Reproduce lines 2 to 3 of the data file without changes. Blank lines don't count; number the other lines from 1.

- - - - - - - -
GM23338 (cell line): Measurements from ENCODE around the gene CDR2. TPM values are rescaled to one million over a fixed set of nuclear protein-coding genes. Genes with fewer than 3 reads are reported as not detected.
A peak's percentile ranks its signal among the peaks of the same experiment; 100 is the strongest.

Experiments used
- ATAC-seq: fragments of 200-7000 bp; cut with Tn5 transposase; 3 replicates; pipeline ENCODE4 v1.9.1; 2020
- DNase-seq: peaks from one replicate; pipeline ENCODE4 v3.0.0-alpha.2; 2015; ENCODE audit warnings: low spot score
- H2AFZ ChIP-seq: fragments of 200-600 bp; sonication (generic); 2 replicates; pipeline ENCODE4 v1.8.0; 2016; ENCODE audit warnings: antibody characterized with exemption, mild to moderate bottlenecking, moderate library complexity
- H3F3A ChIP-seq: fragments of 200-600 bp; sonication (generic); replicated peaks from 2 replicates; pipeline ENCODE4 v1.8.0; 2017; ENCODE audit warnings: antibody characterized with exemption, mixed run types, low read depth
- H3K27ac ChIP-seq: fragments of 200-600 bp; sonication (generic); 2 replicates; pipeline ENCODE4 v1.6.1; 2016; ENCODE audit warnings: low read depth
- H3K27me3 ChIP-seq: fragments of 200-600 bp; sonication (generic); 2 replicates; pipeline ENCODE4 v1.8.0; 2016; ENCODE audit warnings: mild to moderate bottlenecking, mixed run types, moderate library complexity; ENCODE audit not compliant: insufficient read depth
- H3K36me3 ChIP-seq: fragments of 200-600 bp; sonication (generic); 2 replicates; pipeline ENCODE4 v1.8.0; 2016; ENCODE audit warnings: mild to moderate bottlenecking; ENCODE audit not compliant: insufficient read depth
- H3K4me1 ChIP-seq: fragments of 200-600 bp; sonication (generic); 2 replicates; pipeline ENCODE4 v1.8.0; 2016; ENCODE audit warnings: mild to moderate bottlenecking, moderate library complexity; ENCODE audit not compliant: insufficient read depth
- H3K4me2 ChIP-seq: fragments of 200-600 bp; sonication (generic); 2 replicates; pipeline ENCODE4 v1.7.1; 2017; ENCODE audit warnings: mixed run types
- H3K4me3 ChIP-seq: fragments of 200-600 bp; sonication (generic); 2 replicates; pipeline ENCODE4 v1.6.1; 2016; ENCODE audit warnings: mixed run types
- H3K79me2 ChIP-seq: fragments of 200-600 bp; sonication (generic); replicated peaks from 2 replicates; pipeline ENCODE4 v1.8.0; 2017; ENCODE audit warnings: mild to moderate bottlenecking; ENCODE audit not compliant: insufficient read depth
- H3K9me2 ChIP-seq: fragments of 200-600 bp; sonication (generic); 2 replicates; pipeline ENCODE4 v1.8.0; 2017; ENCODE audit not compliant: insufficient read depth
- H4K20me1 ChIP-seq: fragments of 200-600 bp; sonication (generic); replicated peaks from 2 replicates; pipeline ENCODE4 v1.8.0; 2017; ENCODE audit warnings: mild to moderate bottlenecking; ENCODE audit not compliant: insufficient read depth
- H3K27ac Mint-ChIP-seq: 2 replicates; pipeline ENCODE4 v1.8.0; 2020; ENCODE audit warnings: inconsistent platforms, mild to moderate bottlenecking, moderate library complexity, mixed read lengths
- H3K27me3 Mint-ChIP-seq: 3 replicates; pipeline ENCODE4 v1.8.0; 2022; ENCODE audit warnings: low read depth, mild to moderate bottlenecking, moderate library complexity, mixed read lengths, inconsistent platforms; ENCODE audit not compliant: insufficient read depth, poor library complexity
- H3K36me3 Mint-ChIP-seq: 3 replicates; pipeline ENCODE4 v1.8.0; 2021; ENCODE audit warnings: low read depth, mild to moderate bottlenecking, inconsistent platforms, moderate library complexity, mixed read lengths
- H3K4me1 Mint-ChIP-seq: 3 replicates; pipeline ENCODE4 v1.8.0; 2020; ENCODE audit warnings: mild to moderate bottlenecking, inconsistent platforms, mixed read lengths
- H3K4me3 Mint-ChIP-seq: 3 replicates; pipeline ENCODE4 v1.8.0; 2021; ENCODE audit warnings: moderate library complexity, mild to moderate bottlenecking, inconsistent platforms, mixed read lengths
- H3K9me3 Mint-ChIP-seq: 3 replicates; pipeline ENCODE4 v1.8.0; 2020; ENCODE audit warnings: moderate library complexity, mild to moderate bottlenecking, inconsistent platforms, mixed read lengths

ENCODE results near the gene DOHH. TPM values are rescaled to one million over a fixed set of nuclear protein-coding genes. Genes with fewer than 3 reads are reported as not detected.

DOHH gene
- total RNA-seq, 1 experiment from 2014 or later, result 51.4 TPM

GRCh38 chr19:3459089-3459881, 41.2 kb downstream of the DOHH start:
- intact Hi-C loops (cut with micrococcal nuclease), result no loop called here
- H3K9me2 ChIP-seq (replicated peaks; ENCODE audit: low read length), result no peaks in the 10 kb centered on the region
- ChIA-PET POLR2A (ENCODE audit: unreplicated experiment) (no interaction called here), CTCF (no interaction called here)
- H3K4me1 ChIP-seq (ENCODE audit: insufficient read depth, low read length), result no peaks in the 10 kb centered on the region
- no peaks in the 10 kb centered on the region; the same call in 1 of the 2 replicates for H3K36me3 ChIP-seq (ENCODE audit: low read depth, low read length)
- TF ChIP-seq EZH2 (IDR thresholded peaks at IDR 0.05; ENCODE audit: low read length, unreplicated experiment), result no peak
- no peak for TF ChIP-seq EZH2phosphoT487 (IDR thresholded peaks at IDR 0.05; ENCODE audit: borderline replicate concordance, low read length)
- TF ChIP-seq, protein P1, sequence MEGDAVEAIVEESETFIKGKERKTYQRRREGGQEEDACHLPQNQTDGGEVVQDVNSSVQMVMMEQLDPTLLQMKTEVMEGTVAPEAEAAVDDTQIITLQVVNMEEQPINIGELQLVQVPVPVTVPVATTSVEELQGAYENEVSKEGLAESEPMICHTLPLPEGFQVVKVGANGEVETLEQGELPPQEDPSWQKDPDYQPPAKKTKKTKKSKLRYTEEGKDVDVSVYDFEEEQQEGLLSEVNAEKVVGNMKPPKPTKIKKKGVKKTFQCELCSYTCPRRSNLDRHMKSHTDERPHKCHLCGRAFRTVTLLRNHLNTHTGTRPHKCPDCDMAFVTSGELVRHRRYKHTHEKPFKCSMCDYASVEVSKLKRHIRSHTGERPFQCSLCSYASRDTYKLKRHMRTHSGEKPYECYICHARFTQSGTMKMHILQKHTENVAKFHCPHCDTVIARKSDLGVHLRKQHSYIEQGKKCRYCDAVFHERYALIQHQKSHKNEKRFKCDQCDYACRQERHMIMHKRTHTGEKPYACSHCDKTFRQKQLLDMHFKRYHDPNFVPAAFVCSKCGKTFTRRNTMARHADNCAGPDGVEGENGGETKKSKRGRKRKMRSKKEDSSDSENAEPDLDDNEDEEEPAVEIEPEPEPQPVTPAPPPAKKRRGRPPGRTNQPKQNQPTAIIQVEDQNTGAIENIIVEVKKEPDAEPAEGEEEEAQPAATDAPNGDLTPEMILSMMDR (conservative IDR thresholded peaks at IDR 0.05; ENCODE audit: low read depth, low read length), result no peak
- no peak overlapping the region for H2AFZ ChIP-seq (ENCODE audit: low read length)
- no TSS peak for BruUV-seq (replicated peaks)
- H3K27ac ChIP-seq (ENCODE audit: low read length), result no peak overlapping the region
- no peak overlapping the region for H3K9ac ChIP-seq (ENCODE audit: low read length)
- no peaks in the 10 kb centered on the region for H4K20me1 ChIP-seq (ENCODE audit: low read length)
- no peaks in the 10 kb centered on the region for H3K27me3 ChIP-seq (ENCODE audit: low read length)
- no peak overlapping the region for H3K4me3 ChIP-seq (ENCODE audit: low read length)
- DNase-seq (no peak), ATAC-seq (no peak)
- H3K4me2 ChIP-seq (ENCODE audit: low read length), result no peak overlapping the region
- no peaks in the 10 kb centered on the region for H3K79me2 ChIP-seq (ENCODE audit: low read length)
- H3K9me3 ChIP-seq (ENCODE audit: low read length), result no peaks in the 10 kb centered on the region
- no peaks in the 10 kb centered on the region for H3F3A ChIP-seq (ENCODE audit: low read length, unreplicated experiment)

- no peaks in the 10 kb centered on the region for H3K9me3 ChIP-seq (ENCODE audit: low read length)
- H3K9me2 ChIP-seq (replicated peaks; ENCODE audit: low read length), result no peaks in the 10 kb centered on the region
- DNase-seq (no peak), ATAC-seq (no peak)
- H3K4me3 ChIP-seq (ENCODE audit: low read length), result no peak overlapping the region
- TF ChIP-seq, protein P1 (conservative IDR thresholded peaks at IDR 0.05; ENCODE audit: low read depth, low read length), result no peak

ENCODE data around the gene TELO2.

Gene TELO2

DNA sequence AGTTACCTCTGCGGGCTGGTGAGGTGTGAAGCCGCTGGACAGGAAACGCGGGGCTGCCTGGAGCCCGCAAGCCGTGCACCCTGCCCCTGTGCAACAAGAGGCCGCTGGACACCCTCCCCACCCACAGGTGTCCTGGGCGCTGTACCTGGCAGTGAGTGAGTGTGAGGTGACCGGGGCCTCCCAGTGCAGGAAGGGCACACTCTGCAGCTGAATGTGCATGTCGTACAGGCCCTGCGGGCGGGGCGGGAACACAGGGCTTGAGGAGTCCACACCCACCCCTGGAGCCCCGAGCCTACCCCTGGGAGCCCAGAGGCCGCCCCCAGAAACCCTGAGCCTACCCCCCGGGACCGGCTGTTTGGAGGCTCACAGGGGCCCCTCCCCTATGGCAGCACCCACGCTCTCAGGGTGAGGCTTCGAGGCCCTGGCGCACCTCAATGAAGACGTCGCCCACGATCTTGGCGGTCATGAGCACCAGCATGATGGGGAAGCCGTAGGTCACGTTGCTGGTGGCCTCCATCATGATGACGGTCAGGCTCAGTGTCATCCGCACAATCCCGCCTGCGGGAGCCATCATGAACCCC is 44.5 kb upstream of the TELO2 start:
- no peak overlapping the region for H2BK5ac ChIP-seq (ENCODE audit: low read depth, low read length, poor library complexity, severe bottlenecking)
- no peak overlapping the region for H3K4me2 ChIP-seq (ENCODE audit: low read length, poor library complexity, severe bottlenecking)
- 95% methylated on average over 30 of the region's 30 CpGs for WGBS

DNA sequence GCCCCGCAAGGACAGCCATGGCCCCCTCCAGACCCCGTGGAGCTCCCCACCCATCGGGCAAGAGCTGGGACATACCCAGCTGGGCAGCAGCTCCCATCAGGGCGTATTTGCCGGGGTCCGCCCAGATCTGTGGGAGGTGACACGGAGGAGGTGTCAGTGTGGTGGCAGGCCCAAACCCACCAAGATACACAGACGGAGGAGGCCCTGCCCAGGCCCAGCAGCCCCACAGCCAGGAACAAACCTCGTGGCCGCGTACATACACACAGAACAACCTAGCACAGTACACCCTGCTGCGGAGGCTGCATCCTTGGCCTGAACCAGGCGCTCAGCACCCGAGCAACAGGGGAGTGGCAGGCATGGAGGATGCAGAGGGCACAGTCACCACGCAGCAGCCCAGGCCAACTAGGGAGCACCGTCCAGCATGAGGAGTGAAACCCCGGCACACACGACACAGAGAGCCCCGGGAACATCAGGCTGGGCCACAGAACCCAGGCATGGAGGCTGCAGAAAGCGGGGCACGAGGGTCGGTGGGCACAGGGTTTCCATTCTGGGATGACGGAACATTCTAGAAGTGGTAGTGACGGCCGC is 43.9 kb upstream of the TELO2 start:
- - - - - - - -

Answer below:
A peak's percentile ranks its signal among the peaks of the same experiment; 100 is the strongest.

Experiments used